APOLLO's Run Highlights
APOLLO runs are at present scheduled in consolidated chunks, so that
members of the collaboration can be present at the observatory for the
run. Ultimately, APOLLO telescope time will be scheduled in short (1 hour
or less) blocks throughout the month for optimal sampling of the lunar
orbit. The highlights below pertain to the once-monthly, few-day visits
to the observatory. Each time, we set new records and become more efficient
at getting outstanding laser returns from the moon.
APOLLO started getting "sky time" in July 2005a combination of engineering time and director's discretionary time. Snippets of time in
July, August, and September allowed us to hone our technique and develop the
software resources we needed to be successful on our first "real"
run in October, when we first installed the signal-boosting microlens array.
The run summary picks up here.
- first APOLLO ranges; see detailed
- successful ranges on three successive nights
- peak rate: 0.3 photons per pulse
- best run: 677 photons in 5000-shot (4 minute) run
- ranges comparable to JPL model within 0.1 ns (1.5 cm one-way)
- successful ranges on the last night (2-hour block) of run
- 1500 photons in roughly one hour span
- Successful ranges on two successive nights
- peak rate > 0.6 photons per pulse
- best run: 2150 photons in 12.5 minutes, pictured below
- total net on 12/08/05: 3700 photons
- in best run, 3 shots with 7-photon detections (and 7 shots
with 6 photons, 10 with 5, 40 with 4, 77 with 3, 272 with 2)
- half of the 2150 return photons in the best run were bundled in multi-photon detection events (the APD array is vital!)
- on the last night, acquired unambiguous signal in poor seeing within 10 seconds of start (and only 5 minutes into scheduled time)
Example run from December, 2005. The lunar return signal
is strikingly strong amidst the noise. The bursty nature is due in part
to manipulations of pointing as we try to optimize the signalsometimes
we steer completely off of it for a bit.
- only 2 out of the 12 scheduled hours were useful for ranging (weather)
- harvested 7000 photons in this brief period
- peak rate > 0.6 photons per pulse (and seeing not great, at > 1.5 arcsec)
- best run: > 2500 photons in 10000-shot (8 minute) block, hands-free
- recorded one event with 8 photons in return pulse
- building confidence in acquisition technique
- mostly weathered out, plus some software growing pains
- the short time we did get on the telescope had horrible seeing (3 arcsec), and
thus no acquisition
- both nights 100% clouded out, but substantial improvements to
overall capabilities were realized (closer to remote operability,
interleaved fiducial measurements)
- engineering effort resulted in stabilized clock
- much consternation over bad weather, but successful acquisition on
- having stabilized the clock, achieved interleaved fiducials (returns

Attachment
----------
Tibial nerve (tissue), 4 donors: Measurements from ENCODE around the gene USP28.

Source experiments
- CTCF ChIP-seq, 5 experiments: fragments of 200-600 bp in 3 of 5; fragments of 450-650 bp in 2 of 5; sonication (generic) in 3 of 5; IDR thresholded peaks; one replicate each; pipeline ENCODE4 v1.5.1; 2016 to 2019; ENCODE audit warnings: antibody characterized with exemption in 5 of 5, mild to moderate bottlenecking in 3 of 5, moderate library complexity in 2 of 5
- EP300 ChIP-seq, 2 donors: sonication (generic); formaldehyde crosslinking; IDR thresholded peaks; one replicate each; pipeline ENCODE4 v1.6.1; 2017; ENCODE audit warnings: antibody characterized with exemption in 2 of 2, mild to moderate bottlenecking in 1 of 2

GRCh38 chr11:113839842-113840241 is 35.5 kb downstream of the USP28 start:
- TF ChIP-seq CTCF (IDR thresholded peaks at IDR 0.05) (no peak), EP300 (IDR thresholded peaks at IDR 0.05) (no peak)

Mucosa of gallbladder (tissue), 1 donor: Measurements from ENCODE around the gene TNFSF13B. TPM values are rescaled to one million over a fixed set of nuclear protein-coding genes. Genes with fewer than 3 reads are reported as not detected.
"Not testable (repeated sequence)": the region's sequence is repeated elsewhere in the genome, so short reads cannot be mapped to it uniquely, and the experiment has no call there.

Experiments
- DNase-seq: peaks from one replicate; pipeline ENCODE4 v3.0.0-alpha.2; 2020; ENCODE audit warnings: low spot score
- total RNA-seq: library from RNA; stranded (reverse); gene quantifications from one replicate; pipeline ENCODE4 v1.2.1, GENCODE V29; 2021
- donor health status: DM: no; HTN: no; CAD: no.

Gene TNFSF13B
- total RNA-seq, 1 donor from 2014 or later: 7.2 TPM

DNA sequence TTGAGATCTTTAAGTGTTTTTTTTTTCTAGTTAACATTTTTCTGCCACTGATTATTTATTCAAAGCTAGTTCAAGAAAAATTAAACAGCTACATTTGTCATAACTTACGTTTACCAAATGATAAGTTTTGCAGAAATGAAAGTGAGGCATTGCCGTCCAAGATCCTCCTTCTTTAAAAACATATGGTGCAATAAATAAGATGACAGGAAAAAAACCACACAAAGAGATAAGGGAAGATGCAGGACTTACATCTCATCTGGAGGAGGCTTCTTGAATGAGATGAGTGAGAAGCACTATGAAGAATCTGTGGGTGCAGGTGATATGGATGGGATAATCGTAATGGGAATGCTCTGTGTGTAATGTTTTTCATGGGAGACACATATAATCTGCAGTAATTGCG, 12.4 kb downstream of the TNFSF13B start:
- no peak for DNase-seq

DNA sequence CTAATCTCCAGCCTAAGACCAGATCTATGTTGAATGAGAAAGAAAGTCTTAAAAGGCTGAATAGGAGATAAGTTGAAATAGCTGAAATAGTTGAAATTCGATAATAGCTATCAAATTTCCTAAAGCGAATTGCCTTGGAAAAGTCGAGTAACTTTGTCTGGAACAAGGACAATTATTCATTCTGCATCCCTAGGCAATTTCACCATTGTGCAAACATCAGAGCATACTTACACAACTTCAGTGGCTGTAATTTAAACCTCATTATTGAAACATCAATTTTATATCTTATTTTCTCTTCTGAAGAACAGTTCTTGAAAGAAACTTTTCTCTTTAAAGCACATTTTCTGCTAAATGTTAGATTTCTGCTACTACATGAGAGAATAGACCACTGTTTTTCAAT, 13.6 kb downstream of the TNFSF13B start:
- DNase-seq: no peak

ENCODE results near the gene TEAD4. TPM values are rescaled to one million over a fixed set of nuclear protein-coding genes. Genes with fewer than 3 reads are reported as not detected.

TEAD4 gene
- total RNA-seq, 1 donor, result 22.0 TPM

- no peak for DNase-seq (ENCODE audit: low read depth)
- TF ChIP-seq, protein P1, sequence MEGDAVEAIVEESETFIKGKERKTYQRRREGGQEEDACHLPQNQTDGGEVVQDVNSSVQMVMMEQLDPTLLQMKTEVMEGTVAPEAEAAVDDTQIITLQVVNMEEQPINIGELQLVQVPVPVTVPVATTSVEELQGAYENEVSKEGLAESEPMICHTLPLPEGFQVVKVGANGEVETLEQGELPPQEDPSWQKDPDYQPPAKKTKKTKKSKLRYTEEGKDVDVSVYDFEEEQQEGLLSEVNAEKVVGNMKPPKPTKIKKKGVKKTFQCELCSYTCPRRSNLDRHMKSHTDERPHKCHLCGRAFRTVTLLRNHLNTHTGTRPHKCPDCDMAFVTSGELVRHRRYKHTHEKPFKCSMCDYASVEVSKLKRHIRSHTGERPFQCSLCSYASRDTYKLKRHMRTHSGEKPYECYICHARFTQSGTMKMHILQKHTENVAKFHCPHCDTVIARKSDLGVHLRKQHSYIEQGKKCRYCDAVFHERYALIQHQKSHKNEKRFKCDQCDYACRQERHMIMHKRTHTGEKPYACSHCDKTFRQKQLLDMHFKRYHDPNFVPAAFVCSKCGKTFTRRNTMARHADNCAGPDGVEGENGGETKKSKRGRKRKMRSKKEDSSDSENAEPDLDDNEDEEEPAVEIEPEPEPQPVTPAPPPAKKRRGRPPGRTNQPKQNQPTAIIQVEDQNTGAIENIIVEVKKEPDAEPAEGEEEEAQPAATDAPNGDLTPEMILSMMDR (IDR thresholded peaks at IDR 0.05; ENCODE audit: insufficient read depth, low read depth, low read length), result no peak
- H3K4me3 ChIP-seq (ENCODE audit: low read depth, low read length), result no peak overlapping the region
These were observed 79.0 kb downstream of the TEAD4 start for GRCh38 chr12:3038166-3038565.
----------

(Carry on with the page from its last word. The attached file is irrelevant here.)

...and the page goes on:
from internal corner cube), and conducting periodic calibrations of the
TDC, this run represents the first science-quality data from APOLLO.
Prior data was good at the 12 centimeter level (not bad!), but we
now should be able to deliver millimeter-quality data.
- Let's not talk about May
- So far in 2006, we've been able to use 7.2 hours of 57 scheduled because
of weather. Less than six of these hours had decent seeing conditions.
- Nonetheless, we failed to acquire on a couple of decent nights in May.
- Enough about May
- A key breakthrough in understanding an anomalous 2 arcsecond
beam offset puts us on the path to efficient acquisition
- Found Apollo 15 quickly even in shadow (a first)
- Acquired Apollo 11 from Apollo 15 in less than a minute
- Saw a peak sustained photon rate of 0.2 photons per pulse on Apollo 11!
- Acquired Apollo 14 from Apollo 11 in less than two minutes (in dark)
- Good signal on all three Apollo reflectors within 15 minute period
- In second June run, verified our handle on acquisition (first night
found in ten seconds!)
- Established practical seeing limit at 2.02.5 arcsecondsbeyond
which acquisition is not assured. Luckily the seeing is rarely this bad.
- Operated from the control room: we are finally able to run the system
"remotely," opening the door for operations from our home
- Expanded beam to cover primary mirror more fully
- Installed notch filter in our CCD, allowing us to watch the target while ranging
Let the campaign begin...
Starting in the Fall of 2006,
APOLLO time is scheduled to occur more frequently as we
begin the science campaign in earnest.
Status updates now appear in tabular format
for each lunar month.
A running summary of APOLLO milestones appears below:
- As many as 9 photons in a single pulse
- Peak rate of about 0.8 photons per pulse (over several seconds)
- Sustained rate of about 0.35 photons per pulse (over several minutes)
- All four reflectors in a one-hour period (2650 photons total)
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